Bournemouth and Manchester Piccadilly uses the route at Birmingham New Street. The service runs under wires North of Birmingham New Street.

Bristol Temple Meads and Manchester Piccadilly uses the route between Bristol Temple Meads and Birmingham New Street. The service runs under wires at Bristol Parkway and North of Birmingham New Street.

Cardiff Central and Nottingham uses the route between Gloucester and Derby. The service runs under the wires West of Bristol Parkway and at Birmingham New Street.

Birmingham New Street and Nottingham uses the route between Birmingham New Street and Derby. The service runs under the wires at Birmingham New Street.

Birmingham New Street and Stansted Airport does not use the route. The service runs under the wires at Birmingham New Street and around Cambridge and Peterborough.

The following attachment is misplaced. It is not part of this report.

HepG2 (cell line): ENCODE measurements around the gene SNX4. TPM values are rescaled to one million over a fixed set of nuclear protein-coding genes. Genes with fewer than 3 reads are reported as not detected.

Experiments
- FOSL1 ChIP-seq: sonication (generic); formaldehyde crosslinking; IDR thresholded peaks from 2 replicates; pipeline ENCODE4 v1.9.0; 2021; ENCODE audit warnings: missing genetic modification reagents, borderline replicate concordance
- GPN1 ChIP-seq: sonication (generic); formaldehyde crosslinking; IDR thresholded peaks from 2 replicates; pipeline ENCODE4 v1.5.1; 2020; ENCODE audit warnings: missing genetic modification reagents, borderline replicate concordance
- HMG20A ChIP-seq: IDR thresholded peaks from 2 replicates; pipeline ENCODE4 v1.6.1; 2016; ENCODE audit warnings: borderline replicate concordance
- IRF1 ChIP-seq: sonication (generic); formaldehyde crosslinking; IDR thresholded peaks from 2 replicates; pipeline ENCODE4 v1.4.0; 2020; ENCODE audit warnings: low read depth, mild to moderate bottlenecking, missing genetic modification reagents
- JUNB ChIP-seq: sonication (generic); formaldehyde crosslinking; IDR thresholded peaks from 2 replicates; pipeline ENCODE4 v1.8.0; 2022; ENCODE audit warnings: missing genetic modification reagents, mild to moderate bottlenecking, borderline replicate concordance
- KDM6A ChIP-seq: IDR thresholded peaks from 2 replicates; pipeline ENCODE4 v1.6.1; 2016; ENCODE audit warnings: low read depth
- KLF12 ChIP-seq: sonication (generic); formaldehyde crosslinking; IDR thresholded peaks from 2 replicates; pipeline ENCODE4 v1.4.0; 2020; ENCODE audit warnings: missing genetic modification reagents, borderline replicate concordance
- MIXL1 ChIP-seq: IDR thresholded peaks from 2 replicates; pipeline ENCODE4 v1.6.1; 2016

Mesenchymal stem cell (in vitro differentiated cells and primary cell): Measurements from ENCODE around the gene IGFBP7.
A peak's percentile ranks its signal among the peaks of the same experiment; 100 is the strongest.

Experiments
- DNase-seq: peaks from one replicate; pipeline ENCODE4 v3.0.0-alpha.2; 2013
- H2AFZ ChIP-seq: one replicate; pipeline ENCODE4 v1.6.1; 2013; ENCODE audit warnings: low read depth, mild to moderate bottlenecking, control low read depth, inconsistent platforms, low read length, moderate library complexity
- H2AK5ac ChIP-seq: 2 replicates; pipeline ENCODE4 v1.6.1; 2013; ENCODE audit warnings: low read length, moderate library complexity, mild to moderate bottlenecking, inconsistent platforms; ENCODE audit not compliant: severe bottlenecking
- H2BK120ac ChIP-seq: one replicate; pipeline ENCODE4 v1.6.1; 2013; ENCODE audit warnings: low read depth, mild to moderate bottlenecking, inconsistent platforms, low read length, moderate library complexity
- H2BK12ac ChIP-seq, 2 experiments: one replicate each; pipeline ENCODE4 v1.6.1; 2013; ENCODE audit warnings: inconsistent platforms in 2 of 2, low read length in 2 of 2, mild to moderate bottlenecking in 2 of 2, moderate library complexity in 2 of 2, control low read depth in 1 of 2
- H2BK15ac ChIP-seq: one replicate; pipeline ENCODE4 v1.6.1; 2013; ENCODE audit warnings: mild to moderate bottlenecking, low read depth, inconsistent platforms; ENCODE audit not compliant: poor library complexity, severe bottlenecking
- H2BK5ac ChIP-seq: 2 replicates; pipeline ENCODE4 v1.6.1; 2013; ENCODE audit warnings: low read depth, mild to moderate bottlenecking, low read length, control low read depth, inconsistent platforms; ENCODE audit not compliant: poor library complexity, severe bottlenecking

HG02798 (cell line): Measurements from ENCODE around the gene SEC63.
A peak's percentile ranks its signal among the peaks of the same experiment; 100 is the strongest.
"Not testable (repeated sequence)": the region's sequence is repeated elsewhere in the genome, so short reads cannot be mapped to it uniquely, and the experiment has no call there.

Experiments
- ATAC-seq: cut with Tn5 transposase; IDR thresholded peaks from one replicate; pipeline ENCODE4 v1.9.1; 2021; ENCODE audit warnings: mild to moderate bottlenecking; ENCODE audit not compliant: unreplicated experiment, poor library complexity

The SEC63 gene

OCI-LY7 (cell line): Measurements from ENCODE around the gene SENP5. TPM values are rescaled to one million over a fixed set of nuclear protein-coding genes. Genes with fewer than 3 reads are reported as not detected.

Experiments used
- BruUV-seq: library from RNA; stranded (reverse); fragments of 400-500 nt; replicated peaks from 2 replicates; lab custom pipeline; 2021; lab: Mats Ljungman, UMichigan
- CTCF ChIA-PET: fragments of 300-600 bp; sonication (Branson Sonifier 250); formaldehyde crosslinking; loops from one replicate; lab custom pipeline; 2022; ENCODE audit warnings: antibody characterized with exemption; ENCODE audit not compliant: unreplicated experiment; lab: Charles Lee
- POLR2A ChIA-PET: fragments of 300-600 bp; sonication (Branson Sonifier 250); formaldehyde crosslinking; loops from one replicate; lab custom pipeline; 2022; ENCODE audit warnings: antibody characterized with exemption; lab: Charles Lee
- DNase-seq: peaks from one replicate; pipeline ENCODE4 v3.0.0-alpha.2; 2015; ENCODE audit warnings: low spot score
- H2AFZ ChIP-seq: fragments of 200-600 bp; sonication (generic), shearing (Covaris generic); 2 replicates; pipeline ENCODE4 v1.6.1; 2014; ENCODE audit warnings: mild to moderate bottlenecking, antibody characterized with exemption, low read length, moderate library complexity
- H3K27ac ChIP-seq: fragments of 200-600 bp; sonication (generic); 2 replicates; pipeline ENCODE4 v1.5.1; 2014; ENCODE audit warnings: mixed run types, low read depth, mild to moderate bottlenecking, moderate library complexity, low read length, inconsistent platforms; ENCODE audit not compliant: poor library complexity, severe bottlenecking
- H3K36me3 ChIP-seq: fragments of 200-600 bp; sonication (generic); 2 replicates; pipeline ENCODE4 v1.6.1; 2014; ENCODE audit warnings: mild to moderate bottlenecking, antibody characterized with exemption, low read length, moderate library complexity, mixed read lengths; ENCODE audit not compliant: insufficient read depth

Birmingham New Street and Leicester does not use the route. The service runs under the wires at Birmingham New Street.

Note.

  1. Several services run under wires for sufficient time to charge a battery-electric train.
  2. Several services turn in stations for sufficient time to charge a battery-electric train.
  3. At least six or possibly seven of the services run for at least fifty miles on tracks that can handle 125 mph running. Some of this track will be upgraded to 140 mph with digital signalling.

This Hitachi infographic shows the Hitachi Intercity Tri-Mode Battery Train.

I believe that Hitachi could produce a version of this train, that would partially meet CrossCountry’s need for a new fleet to reduce their carbon footprint.